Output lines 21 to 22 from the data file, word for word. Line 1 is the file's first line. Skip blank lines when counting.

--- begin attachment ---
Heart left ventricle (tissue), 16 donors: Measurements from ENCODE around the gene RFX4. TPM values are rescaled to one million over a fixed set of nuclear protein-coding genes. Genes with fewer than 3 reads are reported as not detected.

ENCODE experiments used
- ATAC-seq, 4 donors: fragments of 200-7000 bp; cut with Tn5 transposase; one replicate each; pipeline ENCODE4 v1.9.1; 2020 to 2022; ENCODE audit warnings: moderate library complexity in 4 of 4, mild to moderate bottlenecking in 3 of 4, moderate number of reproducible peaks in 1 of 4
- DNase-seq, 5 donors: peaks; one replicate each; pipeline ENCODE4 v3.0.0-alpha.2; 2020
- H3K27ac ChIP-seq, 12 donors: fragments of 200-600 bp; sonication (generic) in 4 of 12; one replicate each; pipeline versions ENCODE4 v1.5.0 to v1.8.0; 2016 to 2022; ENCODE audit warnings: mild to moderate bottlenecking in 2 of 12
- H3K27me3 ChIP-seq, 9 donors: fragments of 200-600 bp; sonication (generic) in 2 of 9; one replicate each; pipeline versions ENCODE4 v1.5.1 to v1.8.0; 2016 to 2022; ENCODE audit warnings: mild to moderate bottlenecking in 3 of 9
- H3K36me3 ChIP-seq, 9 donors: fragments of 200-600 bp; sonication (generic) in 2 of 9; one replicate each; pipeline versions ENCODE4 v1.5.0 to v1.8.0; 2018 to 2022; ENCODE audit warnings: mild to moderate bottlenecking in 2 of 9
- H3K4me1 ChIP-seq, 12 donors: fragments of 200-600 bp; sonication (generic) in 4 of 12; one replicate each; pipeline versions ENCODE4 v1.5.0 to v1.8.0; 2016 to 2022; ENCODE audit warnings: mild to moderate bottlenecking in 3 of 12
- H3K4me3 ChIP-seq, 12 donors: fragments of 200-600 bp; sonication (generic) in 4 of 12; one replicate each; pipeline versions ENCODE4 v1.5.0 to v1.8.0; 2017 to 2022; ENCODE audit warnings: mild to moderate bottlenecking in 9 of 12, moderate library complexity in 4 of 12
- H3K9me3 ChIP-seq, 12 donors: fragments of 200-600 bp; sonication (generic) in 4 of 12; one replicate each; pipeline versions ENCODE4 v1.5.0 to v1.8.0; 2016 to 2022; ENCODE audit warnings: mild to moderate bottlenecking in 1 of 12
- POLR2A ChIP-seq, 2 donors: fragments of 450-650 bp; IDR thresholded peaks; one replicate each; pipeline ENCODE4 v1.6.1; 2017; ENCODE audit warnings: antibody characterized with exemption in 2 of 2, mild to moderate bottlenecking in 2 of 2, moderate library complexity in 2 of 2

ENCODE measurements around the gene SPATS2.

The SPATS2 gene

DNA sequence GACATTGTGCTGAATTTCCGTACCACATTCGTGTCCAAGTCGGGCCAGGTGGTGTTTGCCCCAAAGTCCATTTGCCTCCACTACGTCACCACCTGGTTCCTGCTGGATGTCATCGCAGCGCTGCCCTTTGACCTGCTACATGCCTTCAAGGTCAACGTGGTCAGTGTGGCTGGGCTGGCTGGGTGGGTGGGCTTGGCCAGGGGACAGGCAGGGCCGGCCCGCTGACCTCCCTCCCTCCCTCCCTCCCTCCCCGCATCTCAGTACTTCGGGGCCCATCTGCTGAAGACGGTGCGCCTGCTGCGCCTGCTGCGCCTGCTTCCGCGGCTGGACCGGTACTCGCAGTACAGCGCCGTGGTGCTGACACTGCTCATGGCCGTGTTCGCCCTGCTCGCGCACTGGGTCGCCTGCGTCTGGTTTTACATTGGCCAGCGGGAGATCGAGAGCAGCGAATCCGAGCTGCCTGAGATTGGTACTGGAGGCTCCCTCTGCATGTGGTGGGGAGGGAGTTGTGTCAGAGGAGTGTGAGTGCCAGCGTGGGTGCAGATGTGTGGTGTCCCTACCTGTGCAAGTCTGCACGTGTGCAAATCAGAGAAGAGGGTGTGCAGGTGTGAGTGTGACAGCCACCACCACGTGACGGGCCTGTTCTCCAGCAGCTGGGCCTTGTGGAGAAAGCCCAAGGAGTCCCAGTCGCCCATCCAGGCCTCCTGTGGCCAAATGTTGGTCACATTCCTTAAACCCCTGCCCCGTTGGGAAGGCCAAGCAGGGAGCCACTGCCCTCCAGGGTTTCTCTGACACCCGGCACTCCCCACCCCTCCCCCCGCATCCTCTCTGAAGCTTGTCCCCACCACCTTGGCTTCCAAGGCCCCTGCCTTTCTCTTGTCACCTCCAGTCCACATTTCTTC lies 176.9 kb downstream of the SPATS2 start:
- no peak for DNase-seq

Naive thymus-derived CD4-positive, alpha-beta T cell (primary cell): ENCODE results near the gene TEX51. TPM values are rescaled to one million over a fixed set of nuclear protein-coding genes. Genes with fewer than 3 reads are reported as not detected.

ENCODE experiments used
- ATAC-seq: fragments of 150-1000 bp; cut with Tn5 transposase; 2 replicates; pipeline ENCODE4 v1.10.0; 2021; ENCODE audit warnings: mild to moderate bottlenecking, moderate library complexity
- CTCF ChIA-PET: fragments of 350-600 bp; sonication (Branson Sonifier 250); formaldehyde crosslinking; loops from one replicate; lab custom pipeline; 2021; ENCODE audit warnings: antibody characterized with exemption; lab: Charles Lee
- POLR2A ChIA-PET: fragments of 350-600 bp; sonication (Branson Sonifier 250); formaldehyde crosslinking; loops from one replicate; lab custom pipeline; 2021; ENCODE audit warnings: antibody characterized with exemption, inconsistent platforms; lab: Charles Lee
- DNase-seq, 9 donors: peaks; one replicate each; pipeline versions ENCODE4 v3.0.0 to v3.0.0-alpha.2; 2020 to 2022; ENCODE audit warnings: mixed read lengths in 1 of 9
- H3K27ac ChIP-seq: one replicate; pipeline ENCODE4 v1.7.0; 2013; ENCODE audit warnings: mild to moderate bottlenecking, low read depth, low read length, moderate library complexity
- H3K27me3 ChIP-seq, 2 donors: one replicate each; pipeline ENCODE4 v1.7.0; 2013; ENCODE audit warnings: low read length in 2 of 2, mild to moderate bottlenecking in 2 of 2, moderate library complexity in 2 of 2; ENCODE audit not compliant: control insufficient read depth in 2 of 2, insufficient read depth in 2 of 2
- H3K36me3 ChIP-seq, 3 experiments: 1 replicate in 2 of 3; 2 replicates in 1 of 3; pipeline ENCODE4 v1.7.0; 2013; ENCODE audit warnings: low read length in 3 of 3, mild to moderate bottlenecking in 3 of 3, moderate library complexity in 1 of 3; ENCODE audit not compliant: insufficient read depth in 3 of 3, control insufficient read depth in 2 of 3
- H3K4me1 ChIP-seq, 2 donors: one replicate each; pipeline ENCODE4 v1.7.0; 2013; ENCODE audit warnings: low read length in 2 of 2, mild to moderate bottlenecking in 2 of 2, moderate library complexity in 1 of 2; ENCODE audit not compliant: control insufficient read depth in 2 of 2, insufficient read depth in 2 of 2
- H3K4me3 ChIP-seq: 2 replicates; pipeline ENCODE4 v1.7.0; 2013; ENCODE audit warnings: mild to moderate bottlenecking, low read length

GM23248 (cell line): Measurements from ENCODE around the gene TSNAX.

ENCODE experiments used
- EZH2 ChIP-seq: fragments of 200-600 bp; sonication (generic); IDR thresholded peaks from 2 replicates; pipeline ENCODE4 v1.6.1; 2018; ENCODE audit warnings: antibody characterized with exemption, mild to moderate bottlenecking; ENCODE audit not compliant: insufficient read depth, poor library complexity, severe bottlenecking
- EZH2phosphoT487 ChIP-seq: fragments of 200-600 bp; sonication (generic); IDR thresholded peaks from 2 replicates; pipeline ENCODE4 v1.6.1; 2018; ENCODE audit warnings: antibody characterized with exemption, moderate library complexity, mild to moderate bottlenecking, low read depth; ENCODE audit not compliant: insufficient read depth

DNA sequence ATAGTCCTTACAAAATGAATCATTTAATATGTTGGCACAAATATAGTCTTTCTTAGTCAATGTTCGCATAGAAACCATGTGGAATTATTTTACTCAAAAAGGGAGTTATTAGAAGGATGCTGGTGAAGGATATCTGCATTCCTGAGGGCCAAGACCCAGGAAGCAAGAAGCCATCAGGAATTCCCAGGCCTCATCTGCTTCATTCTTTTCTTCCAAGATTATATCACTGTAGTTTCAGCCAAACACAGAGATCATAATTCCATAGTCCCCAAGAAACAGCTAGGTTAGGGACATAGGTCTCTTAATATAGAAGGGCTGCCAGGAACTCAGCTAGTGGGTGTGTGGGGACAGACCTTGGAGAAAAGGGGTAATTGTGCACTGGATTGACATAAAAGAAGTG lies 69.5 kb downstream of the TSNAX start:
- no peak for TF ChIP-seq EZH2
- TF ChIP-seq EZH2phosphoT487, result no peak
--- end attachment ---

- DNase-seq, 9 donors: peaks; one replicate each; pipeline versions ENCODE4 v3.0.0 to v3.0.0-alpha.2; 2020 to 2022; ENCODE audit warnings: mixed read lengths in 1 of 9
- H3K27ac ChIP-seq: one replicate; pipeline ENCODE4 v1.7.0; 2013; ENCODE audit warnings: mild to moderate bottlenecking, low read depth, low read length, moderate library complexity